All of that is great, but you also have to factor in the cons that people don’t really talk about as much in the world of sharers. Some may think that sharers have ulterior motives. Others may feel like all of the sharing is going on as a way of seeking attention. People may try to take advantage of a sharer’s efforts. A person who shares may be giving up potential monetary gain in places where others would turn a profit for something valuable. Some may judge a sharer because they don’t agree that they should lend their talents to an unsavory association that they may have chosen to share with. This list goes on as well, and yeah – most of the cons are from the world around the person choosing to share.
But that’s the reality of it. You may not get rich, but you’ll likely feel very fulfilled. Sharing isn’t for everyone, though. There is another path that you can choose to take, so let’s roll into that one.
If You Choose to be Stingy…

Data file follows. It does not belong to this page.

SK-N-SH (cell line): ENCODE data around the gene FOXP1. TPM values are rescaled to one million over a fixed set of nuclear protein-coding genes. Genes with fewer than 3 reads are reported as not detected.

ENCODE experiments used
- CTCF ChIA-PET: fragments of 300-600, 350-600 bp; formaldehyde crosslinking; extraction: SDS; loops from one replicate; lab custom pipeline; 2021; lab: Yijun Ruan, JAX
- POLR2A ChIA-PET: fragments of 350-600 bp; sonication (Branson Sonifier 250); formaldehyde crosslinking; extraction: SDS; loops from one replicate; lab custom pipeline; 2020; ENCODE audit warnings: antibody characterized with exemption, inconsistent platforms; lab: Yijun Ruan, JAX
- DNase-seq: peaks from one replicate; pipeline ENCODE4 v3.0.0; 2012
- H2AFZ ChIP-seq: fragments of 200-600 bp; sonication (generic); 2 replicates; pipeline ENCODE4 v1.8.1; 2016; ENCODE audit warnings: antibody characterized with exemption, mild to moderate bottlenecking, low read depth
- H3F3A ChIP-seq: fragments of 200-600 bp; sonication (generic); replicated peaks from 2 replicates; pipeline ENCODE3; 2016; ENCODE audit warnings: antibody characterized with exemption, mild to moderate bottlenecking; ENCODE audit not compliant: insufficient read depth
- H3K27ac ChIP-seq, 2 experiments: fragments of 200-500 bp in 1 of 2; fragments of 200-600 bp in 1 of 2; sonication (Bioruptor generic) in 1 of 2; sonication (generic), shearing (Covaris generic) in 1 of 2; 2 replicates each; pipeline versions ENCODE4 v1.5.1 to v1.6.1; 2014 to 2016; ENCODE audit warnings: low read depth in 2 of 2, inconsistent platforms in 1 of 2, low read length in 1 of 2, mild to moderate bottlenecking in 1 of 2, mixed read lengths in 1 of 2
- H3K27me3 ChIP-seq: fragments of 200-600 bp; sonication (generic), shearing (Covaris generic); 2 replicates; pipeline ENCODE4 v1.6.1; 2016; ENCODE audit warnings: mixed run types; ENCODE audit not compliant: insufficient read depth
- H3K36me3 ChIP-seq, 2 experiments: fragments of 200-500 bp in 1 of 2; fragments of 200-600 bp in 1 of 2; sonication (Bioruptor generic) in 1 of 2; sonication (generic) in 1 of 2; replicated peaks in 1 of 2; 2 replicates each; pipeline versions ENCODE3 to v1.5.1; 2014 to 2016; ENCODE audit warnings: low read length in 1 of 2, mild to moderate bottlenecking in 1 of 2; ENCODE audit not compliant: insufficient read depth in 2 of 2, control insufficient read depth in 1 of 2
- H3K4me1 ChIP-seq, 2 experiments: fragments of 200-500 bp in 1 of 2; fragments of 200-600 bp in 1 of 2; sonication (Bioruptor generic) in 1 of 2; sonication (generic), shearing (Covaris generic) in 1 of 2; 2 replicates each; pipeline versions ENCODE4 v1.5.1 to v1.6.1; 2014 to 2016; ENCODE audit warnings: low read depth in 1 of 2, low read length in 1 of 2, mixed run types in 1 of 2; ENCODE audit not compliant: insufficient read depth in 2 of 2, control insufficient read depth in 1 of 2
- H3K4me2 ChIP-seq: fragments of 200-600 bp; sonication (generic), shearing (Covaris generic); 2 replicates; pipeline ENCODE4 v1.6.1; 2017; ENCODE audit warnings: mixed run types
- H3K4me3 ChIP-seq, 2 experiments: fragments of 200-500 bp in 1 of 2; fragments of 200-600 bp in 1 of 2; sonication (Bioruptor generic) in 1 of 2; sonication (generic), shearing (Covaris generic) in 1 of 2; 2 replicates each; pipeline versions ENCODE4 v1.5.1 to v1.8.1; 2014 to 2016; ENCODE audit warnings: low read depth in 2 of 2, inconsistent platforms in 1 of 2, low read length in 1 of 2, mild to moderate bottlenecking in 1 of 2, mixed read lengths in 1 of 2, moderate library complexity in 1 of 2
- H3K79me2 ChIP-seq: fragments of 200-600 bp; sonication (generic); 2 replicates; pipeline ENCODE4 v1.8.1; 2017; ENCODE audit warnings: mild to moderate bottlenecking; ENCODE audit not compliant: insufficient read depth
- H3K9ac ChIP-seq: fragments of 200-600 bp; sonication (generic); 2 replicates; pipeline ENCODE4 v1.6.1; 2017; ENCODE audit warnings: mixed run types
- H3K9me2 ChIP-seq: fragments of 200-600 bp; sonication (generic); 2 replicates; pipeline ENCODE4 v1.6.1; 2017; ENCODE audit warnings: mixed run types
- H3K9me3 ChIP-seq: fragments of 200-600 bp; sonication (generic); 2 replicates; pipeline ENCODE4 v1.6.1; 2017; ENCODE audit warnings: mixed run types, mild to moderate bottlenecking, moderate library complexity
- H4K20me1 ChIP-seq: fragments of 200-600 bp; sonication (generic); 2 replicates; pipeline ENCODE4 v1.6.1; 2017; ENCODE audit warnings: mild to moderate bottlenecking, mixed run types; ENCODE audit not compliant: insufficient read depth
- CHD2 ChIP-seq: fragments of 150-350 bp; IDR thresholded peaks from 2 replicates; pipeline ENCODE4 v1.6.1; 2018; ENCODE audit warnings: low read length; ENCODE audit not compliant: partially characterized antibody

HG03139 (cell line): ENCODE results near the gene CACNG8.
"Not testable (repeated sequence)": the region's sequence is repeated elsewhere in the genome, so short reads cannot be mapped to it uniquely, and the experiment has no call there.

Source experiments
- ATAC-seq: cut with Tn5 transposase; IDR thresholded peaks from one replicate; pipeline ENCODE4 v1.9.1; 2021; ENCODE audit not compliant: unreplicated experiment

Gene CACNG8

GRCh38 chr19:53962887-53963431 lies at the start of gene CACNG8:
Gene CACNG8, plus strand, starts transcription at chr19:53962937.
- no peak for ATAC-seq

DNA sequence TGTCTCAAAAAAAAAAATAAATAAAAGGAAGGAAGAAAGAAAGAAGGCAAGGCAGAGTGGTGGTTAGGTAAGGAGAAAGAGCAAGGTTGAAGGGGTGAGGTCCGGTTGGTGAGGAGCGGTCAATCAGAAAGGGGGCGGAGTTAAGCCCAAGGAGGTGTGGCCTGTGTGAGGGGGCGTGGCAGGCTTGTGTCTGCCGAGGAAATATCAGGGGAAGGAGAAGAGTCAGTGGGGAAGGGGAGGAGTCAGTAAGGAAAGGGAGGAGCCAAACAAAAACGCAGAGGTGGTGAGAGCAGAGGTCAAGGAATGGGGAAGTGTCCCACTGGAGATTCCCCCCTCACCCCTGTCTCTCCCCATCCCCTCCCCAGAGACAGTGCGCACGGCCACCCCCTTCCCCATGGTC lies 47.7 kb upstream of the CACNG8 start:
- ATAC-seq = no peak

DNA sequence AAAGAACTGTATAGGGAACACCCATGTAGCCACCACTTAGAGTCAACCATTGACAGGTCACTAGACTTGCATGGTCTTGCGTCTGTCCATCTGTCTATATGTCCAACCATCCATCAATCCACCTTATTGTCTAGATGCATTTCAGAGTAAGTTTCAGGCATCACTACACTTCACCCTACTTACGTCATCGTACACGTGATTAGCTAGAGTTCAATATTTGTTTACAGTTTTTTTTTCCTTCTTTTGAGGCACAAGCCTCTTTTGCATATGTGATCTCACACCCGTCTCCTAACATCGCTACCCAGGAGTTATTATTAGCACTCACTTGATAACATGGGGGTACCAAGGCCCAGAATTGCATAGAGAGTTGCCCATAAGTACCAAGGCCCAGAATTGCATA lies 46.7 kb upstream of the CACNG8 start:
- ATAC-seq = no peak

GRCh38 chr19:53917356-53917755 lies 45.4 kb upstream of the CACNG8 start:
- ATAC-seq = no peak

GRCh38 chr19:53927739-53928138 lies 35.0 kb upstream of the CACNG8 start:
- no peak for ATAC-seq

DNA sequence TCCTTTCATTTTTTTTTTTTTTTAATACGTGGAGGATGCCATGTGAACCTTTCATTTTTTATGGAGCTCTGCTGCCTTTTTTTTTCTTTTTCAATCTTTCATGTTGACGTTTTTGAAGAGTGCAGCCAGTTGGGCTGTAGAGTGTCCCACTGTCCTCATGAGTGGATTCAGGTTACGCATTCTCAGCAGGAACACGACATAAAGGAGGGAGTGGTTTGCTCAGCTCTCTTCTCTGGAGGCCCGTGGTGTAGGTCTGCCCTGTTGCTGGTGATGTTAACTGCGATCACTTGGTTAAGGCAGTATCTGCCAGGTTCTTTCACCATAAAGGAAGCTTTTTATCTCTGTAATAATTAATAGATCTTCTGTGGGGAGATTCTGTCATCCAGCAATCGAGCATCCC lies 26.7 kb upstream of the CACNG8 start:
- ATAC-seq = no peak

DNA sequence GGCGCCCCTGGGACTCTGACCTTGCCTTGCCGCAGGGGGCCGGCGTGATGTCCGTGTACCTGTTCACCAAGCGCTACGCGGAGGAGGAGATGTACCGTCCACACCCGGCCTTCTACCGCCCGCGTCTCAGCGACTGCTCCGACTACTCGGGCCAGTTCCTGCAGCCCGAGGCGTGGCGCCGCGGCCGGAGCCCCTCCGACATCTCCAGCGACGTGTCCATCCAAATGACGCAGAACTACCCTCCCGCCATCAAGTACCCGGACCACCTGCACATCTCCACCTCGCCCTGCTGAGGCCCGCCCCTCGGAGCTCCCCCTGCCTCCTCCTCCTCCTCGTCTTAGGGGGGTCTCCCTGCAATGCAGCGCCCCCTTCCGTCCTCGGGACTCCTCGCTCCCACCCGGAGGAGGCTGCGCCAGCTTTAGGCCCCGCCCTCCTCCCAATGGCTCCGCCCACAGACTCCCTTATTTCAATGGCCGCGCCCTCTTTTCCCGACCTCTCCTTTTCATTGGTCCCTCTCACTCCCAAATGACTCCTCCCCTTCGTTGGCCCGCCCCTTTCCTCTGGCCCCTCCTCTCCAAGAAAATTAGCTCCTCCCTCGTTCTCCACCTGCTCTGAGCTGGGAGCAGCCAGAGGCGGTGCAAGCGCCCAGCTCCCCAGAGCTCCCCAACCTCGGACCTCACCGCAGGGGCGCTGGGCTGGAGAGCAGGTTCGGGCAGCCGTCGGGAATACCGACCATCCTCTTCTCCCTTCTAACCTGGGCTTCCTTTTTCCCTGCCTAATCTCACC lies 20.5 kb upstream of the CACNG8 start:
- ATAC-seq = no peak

You may not want to volunteer. You may not want to make donations. You may not want to mentor anyone. You may not even want to speak your mind or TRY to find the time to do whatever else isn’t personally benefitting you. A lot of “I’d rather not” could be happening in your life mixed with a sprinkle of “I don’t want to”.
If this is how a lot of your responses to opportunities to share go, you’re on the Stingy Path.
A lot of society knocks those who choose to be stingy, but I honestly don’t. Sharing isn’t for everyone. Some people feel awkward sharing – some honestly think it’s a little entitled to think that the world wants your sharing (seriously). Whatever their reasoning is, there are those who live in a world of “me first” vs. trying to benefit everyone – and they can become very successful in their own right.
If I had to take a stab at what I think the core motivation is for being stingy throughout your life, I’d say it’s rooted in some sense of internal or externally-focused competition or comparison to benefitting a personal standard.
Hear me out.
“I don’t have time for that (compared to something that I believe is more valuable).”
“I don’t want to do that (because I don’t see the benefit in it for me, and if I’m not benefiting myself – I’m falling behind).”
“I don’t have to do anything (because why should I – no one helped me, so why would I help someone?).”